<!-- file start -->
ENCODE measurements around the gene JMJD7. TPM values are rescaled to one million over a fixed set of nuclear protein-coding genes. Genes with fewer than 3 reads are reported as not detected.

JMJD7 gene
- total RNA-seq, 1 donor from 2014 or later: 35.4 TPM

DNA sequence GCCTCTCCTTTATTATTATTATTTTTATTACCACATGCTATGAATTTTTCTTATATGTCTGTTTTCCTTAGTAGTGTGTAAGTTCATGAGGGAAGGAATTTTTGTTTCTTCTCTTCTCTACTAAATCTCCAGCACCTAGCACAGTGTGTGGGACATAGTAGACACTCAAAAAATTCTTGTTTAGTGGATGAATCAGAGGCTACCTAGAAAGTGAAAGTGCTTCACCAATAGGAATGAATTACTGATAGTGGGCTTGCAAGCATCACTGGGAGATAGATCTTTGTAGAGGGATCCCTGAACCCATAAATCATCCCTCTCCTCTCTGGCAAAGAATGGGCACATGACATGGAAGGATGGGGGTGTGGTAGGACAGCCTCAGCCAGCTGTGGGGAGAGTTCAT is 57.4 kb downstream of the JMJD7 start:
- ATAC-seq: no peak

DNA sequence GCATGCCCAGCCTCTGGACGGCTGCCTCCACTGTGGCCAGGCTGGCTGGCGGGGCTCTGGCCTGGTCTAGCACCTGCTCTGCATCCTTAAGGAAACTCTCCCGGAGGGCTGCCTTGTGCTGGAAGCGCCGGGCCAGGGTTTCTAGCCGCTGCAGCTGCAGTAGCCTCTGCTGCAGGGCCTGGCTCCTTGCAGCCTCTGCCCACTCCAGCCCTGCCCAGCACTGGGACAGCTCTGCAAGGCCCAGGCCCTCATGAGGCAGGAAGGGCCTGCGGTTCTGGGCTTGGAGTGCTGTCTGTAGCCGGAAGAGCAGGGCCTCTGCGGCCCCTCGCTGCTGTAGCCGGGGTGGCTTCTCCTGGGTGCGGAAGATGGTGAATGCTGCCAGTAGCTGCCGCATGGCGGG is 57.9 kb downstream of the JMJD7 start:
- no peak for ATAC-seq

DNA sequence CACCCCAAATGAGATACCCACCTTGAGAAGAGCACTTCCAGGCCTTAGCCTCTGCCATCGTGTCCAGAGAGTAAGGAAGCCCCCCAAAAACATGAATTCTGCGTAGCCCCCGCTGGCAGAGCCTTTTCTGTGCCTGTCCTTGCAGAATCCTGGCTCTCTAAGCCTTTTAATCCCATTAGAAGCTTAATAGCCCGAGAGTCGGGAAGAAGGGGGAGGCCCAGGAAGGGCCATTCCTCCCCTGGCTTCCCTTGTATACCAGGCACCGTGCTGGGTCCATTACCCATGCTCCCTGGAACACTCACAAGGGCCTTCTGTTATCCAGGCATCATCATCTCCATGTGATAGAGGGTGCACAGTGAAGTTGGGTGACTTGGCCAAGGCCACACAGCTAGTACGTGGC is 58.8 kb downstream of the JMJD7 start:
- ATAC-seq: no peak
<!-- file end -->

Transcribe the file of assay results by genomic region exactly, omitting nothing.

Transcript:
ENCODE measurements around the gene JMJD7. TPM values are rescaled to one million over a fixed set of nuclear protein-coding genes. Genes with fewer than 3 reads are reported as not detected.

JMJD7 gene
- total RNA-seq, 1 donor from 2014 or later: 35.4 TPM

DNA sequence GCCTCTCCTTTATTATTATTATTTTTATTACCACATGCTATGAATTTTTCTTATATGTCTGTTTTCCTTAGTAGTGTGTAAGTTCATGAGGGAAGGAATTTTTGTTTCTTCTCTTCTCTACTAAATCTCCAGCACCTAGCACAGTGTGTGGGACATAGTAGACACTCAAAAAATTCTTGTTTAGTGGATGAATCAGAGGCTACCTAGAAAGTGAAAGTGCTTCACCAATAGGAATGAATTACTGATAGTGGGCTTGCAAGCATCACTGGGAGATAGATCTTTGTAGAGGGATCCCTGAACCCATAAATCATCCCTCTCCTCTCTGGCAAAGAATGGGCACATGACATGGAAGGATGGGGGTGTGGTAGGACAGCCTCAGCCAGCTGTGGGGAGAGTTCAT is 57.4 kb downstream of the JMJD7 start:
- ATAC-seq: no peak

DNA sequence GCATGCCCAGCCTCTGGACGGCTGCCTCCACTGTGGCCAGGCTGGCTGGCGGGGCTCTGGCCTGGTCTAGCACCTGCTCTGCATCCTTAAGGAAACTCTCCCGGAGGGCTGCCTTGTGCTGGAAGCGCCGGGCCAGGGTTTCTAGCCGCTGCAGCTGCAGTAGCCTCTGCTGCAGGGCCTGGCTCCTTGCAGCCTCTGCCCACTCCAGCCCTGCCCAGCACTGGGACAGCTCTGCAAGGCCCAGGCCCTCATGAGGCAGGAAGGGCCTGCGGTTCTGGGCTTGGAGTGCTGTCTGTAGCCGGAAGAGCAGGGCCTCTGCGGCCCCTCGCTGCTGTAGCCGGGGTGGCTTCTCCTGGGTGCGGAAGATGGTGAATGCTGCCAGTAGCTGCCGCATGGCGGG is 57.9 kb downstream of the JMJD7 start:
- no peak for ATAC-seq

DNA sequence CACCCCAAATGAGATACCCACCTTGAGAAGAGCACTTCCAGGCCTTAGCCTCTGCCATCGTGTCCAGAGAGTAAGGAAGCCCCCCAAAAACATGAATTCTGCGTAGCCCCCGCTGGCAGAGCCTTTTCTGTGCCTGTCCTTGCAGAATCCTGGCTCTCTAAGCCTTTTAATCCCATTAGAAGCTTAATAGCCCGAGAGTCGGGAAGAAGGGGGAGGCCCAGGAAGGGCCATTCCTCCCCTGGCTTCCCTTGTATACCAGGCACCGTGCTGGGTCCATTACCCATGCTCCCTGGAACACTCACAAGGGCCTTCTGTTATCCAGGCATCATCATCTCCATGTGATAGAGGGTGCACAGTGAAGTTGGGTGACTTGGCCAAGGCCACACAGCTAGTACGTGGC is 58.8 kb downstream of the JMJD7 start:
- ATAC-seq: no peak